How Does a Termite Caste System Function?

How Does A Termite Caste System Function?

Some insects are solitary and do not work well with other insects. Sometimes insects behave aggressively towards members of their own animal-family. Many insects are straight up cannibalistic, but there are some types of insects that behave in accordance with an advanced social structure. Insects that live within a cooperative community are known as eusocial insects. Termites are eusocial insects, and they are far more socially advanced than you may think.

Termites live according to a caste system. At the bottom of the termite caste system is the worker termite. Worker termites are reproductively immature, and cannot reproduce. The worker termites help locate food sources, build nests, and care for young termites, as well as many other activities.

Soldier termites are one step above worker termites according to the social hierarchy. Soldier termites, like workers, possess underdeveloped sexual organs, but they often have well formed mandibles that they use for combat.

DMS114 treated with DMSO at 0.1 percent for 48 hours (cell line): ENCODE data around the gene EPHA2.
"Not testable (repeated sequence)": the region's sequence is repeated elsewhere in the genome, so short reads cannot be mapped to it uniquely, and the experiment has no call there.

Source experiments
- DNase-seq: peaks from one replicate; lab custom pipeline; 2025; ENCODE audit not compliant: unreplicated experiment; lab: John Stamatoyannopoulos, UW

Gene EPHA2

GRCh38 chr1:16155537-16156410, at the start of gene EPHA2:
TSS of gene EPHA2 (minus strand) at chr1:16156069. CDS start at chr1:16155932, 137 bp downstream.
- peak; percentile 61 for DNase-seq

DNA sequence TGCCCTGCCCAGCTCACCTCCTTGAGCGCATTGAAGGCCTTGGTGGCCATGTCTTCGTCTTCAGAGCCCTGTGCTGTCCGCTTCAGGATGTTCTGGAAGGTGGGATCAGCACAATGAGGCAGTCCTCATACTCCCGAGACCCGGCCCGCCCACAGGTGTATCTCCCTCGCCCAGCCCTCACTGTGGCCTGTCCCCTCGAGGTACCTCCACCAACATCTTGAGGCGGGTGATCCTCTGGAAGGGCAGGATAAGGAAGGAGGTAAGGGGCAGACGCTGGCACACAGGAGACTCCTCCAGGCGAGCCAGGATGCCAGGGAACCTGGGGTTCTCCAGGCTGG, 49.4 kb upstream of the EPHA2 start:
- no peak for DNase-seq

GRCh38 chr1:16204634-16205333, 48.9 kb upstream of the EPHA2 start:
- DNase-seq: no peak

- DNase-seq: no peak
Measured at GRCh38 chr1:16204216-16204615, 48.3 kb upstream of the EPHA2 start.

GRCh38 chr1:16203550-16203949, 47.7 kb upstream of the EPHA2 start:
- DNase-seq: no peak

The highest position within a termite’s social hierarchy belongs to the reproductives, or alates. Alates are winged termites that are born from the most mature termite colonies. These termites also swarm in warm weather. During these swarms male and female alates will partner up. After a male and female relationship has been formed, the alates will lose their wings and reproduce in order to form new colonies. The alate partners then become the kings and queens of new termite colonies.

Not all termite families are the same, and there are many different families of termites thriving in the United States. For example, subterranean termites are located on the eastern and western sides of the US, and these termites cause the most damage to peoples’ homes. Formosan termites are not native to the US, and they thrive within the state of Louisiana. Dry wood and damp wood termites are common to forestland within the United States. So if you find signs of termites in your home, then suspect subterranean termites.

Have you ever spotted termite damage on wood within a forest? Do you ever become worried about bringing termites into your home from the outdoors?

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